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In this lesson, we will learn about the life of Mohandas Gandhi. We will learn what values he stood for, how he stood for them, and his lasting legacy.

Who Was Mohandas Gandhi?

Mohandas Gandhi, sometimes called by the honorary title ‘Mahatma’ Gandhi, was the leading figure of the Indian independence movement throughout the 20th century.

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Gandhi has become well-known for his practice of non-violent civil disobedience. Today, he remains an inspirational figure whose quotes and images are found on everything from t-shirts to posters to coffee mugs. Gandhi is recognized as one of the world’s leading civil rights activists. His influence particularly affected American civil rights leader, Martin Luther King, Jr.

Early Life

Gandhi was born in 1869 in the Western part of India. He was born into a merchant caste. At this time, India was an important British colony.

Gandhi was married at the age of 13, in keeping with the arranged marriage tradition of his people. At the age of 18, Gandhi left his family to study law in London. There, he adopted a simple lifestyle, becoming a vegetarian and abstaining from alcohol. He also began reading Hindu literature.After passing the bar exam in 1891, Gandhi went back to India for a short period of time, before leaving again for the British colony of South Africa. In South Africa, Gandhi witnessed widespread discrimination, and he himself was subjected to it repeatedly.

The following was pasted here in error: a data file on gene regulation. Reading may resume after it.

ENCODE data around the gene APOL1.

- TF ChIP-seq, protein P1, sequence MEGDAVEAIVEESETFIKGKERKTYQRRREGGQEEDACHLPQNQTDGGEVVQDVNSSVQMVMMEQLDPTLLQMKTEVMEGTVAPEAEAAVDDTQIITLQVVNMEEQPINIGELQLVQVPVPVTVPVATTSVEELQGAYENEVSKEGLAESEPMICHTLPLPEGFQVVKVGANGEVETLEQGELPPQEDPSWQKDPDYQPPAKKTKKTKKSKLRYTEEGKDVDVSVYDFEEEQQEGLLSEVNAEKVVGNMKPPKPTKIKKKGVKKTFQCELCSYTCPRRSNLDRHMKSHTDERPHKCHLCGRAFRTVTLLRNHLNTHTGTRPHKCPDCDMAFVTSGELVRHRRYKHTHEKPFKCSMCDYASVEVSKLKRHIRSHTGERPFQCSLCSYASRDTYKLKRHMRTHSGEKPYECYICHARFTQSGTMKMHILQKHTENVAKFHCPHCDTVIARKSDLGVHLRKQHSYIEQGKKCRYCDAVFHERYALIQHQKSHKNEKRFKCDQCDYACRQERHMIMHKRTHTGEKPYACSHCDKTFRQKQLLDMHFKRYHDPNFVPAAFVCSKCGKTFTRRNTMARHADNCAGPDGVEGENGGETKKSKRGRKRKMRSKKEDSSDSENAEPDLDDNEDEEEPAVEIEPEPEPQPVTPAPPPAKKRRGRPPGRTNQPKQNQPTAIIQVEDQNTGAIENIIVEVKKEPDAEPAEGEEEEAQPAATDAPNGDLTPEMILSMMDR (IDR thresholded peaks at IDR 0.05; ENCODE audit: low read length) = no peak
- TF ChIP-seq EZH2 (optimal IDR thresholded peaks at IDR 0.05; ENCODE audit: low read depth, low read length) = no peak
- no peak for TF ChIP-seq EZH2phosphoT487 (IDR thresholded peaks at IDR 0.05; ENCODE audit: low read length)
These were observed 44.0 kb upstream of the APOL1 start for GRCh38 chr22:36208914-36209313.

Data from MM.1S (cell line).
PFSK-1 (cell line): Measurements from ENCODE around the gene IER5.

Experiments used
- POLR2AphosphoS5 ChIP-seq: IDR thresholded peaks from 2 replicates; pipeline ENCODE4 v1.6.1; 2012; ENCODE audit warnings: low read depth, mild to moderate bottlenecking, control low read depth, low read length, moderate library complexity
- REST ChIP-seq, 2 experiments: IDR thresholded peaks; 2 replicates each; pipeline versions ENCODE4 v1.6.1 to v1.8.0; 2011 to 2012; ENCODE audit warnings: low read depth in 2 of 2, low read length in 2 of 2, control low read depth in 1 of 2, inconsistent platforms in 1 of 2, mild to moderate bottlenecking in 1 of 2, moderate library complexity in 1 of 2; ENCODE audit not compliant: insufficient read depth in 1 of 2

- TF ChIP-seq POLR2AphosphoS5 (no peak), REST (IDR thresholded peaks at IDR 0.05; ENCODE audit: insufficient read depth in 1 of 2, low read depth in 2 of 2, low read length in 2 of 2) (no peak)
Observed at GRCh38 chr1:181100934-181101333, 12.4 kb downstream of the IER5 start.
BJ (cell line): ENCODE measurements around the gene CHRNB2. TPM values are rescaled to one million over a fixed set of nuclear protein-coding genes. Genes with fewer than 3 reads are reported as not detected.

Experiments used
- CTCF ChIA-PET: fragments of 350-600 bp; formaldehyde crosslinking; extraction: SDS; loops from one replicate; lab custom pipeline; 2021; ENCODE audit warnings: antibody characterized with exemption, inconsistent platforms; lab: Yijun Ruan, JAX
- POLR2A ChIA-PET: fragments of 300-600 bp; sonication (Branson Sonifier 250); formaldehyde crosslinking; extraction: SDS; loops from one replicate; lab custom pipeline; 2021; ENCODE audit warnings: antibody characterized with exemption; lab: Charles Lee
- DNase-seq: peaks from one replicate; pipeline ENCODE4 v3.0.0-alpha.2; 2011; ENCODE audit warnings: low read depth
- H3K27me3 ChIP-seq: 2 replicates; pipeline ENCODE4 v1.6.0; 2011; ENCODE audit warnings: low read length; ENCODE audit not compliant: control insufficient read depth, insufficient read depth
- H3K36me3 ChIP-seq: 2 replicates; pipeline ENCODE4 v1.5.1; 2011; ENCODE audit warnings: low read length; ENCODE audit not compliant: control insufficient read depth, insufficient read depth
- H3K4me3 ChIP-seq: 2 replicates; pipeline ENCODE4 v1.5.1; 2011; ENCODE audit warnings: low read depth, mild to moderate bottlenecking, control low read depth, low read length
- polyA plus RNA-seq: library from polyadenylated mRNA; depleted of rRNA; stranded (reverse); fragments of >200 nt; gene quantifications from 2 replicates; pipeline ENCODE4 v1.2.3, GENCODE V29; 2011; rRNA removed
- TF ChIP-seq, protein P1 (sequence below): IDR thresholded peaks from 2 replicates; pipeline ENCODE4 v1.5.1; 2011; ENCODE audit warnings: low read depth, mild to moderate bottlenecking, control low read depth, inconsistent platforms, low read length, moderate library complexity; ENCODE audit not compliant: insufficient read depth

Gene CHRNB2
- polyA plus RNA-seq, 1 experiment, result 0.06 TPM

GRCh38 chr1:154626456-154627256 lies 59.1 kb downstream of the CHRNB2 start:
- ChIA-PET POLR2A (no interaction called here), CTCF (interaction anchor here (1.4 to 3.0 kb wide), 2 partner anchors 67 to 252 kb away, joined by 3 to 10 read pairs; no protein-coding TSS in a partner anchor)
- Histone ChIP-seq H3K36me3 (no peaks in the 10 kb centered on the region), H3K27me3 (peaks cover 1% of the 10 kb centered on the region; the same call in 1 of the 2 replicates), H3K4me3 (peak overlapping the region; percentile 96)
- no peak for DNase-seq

See, in South Africa, Muslim Indians held power over the poorer Hindu Indians. Gandhi recognized this injustice and became convinced that the Indian people should be united regardless of religion or social class. Gandhi soon became the leader of the Indian community in South Africa, and he spent the next 20 years or so working to reform South African society.

Accomplishments and Legacy

By the time Gandhi returned to India in 1915, he was a well-known international reformer. He soon helped initiate campaigns to reform land-tax laws penalizing the poor. He also fought against injustice toward women and the practice of shunning classes traditionally deemed ‘untouchable,’ or in other words, ‘outcast.